The recording feature described in this article is implemented in a sample application for online meetings in the repository below:

In this sample application, we will build the backend with a script using AWS Cloud Development Kit (CDK). Deploying is very easy if you have an AWS account. Let’s take a look at the process in detail.

Note: Deploying and receiving traffic from the demos created in this post can incur AWS charges.


(1) Setup AWS Credentials

We will build a backend in AWS. For this reason, it is assumed that you have set up your AWS credentials before deploying. For more details, please see here.

(2) Install AWS CLI

We will use AWS Command Line Interface (AWS CLI). For this reason, it is assumed that you have installed AWS CLI. For more information, please see here.


(1) Clone the repository

In this article, we will use the version with the aws-demo01 branch, so please specify the aws-demo01 branch and clone.

$  git clone -b aws-demo01
$ cd flect-chime-sdk-demo/

(2) Configuration

Specify the CloudFormation stack name for the backend we will build in backend/bin/config.ts. This stack name can be anything you want, but it must be globally unique since we will be creating an Amazon Simple Storage Service (Amazon S3) bucket with this name as the prefix.

$ cat backend/bin/config.ts

export const BACKEND_STACK_NAME = 'BackendStackName' # <-- You should change. 
export const FRONTEND_LOCAL_DEV = false          # <-- Set false for deployment.

(3) Build the backend and deploy

Now, let’s build the backend. As mentioned earlier, we will build it using a script that uses AWS Cloud Development Kit (CDK), so you can complete the build by executing the following command. The process will take a few minutes.

$ cd backend
$ npm install
$ npm run build_all

(4) Build the frontend and deploy

The next step is to build and deploy the frontend. Execute the following command to build it.

$ cd frontend3
$ npm install
$ npm run build

After the build is completed, deploy it.

$ sh

This completes the build and deployment. Now, let’s try to use it.

(5) Open the demo application

The URL of the deployed demo application can be found in demo_url.txt. Please access it with a browser.

$ cat demo_url.txt

When you access this page with a browser, you will enter the sign in screen, so please sign up first and then sign in. This information will be stored in the backend Amazon Cognito user pool generated above.

When you sign in, you will enter the join meeting screen. Create a meeting room with any meeting name and join it. Set up your device in the device settings screen. The first time you start the application, you will be asked for permission to use the camera and microphone, so please allow it.

(6) Recording

To record, first open the menu from the application bar at the top. When the menu opens, open the RecordMeeting accordion, and you will see the REC and STOP buttons. Use these buttons to start and end the recording. When you press the STOP [MA1] button, encoding to mp4 will start. When the encoding is completed, the mp4 file will be downloaded to your PC. Note that this encoding process may take a few minutes. Also, depending on the type and version of your browser, the video may not be refreshed until the screen with the red frame is displayed.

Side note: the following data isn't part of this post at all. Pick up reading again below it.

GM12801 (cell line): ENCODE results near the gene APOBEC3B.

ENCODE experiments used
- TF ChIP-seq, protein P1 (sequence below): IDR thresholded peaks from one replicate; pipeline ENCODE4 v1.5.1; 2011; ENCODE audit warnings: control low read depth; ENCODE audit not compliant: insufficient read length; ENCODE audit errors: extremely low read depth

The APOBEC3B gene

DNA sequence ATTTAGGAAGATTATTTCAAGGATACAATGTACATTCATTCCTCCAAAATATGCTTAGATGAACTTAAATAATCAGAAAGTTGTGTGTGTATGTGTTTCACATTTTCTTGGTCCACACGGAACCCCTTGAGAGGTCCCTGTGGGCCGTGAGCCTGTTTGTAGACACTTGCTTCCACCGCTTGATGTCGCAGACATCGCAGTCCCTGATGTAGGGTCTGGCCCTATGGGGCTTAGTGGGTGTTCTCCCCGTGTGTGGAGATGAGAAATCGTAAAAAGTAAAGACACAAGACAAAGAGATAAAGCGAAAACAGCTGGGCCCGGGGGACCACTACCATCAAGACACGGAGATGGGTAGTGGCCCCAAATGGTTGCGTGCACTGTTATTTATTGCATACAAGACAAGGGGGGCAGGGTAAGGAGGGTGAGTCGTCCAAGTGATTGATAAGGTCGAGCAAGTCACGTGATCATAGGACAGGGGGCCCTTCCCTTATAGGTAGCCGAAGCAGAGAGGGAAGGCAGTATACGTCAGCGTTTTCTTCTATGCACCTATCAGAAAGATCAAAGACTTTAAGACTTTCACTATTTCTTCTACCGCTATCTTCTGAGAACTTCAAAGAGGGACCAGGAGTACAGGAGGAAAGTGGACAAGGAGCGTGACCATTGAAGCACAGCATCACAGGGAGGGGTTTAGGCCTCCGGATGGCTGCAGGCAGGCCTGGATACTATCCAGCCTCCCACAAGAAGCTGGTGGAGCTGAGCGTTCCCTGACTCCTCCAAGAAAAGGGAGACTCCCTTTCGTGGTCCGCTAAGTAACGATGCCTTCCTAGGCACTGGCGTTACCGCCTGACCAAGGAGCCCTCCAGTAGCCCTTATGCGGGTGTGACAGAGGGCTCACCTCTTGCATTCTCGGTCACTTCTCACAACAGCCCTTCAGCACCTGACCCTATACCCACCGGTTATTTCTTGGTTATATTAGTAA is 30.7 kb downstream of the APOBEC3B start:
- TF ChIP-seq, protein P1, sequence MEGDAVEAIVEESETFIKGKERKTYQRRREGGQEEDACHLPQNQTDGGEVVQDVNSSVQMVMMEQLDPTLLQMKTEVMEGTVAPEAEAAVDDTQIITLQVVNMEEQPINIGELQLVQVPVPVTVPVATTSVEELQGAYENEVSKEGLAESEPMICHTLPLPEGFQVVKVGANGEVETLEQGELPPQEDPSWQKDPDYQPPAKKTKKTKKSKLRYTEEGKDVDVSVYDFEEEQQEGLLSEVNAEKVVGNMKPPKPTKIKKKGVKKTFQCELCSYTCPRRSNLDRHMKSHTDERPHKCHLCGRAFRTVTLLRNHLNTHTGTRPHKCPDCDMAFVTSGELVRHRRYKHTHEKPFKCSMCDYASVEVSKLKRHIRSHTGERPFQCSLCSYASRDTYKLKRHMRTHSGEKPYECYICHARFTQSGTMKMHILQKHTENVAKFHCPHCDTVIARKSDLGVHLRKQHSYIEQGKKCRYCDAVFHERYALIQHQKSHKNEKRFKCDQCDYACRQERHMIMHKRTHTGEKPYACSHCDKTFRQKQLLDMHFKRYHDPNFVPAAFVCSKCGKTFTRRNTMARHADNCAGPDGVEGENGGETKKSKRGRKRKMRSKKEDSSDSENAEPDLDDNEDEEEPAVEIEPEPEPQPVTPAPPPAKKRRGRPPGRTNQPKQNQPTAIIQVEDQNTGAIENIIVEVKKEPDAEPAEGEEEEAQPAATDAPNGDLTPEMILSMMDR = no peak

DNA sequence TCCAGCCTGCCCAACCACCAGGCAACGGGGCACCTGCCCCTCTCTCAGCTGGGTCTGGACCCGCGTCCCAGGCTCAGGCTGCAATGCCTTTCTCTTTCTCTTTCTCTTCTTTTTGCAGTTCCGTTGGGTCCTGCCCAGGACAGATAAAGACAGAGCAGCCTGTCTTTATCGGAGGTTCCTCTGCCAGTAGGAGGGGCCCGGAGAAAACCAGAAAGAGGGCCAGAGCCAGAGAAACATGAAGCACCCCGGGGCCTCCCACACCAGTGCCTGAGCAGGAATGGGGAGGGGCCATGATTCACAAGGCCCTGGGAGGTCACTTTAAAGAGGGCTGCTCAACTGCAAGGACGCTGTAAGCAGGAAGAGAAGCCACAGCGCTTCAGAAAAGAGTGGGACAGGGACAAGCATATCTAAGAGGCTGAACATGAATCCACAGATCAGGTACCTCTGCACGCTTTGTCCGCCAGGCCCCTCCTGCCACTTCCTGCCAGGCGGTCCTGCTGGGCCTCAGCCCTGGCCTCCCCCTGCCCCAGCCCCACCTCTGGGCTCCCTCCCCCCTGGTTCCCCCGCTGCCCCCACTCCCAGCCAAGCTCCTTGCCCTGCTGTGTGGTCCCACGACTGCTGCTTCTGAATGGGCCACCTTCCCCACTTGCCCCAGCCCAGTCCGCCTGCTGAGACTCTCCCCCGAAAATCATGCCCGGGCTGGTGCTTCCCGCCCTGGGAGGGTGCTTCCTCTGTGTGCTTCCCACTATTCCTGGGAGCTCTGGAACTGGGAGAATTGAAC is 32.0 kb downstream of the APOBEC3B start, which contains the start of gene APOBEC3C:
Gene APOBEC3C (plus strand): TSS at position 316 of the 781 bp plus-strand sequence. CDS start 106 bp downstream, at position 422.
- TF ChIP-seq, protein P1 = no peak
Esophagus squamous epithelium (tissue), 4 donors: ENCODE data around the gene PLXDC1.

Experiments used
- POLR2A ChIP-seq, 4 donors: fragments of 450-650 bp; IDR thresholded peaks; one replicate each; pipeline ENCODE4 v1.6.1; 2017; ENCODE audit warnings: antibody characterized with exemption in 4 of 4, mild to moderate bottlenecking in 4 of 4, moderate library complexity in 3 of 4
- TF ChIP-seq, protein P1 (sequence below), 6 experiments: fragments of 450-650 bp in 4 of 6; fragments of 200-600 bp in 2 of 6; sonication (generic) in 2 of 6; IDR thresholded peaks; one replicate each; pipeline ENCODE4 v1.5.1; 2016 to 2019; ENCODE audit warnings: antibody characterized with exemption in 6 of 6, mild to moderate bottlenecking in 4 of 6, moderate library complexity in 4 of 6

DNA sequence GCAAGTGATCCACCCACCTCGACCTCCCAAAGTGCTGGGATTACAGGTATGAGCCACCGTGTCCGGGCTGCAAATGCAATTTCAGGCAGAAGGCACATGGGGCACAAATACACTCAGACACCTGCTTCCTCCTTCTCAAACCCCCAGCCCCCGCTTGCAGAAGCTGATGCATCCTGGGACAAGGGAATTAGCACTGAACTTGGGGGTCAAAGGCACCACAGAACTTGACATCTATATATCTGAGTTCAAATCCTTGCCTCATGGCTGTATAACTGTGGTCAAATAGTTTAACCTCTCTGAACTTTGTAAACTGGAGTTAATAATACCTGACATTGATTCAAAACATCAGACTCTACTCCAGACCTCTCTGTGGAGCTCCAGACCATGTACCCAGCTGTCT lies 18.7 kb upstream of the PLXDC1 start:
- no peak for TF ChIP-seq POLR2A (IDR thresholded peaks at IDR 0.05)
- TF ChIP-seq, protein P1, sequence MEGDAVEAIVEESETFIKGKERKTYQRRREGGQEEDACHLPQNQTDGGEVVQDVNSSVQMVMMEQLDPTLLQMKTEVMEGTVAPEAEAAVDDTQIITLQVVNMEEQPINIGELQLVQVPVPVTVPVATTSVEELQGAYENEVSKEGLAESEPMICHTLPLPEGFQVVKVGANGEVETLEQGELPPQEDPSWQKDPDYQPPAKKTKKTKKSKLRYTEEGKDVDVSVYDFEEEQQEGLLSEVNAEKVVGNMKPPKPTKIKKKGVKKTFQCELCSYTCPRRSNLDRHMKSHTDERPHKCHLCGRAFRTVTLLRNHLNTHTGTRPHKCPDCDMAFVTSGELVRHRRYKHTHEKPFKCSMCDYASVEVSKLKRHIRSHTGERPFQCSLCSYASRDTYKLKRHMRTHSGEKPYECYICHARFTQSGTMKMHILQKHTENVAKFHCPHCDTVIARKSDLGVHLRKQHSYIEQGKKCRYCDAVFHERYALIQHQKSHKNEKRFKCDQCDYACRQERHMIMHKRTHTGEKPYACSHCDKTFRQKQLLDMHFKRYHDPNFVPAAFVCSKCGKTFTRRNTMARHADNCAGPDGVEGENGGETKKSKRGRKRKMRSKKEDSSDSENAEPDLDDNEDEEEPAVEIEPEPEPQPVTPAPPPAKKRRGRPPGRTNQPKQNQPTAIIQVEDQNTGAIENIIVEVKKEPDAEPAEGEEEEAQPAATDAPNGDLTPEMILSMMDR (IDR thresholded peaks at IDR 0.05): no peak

Recording can be loaded, so you may consider logging into the meeting from a different browser or even a different PC to record if necessary.

Clean up

(1) Clean up S3 bucket

Delete all items in the bucket by using the AWS Management Console. The bucket name is recorded in`backend/cfn_outputs.json`.

$ cat backend/cfn_outputs.json 
  "xxxxxxxxxxxxxx": {
    "UserPoolClientId": "xxxxxxxxxxxxx",
    "UserPoolId": "xxxxxxxxxxxxxxx",
    "BucketDomainName": "xxxxxxxxxxx",
    "Bucket": "xxxxxxxxxxxxxxxx",

(2) Destroy stack

Then you can run `cdk destroy`.

$ cd backend/
$ npx cdk destroy


In this article, I have shown you how to record video from an online meeting application created with the Amazon Chime SDK for JavaScript. In this case, the user uses the browser to record. As an extension, the browser can even be controlled by selenium. This would allow remote control and serverization. If I have a chance, I would like to introduce the method in the future.


You and your end users understand that recording Amazon Chime SDK meetings with this demo may be subject to laws or regulations regarding the recording of electronic communications. It is your and your end users’ responsibility to comply with all applicable laws regarding the recordings, including properly notifying all participants in a recorded session, or communication that the session or communication is being recorded, and obtain their consent.

Jennie Tietema

Jennie Tietema

Jennie is a Principal Product Manager at AWS focusing on the Amazon Chime SDK, helping builders to embed real time communication directly into their applications. She previously worked on the Amazon Chime meetings application, a pay-as-you-go communications service that lets users collaborate with the security of AWS for online meetings, video conferencing, calls, and chat. Jennie has worked for Amazon Web Services for five and a half years and led the product team go-to-market efforts for the initial launch of Amazon Chime in 2017. Prior to joining Amazon, Jennie worked for Biba, an early stage start-up also in the Unified Communications space. Her specialties include, go-to-market, pricing, compliance and launch operations.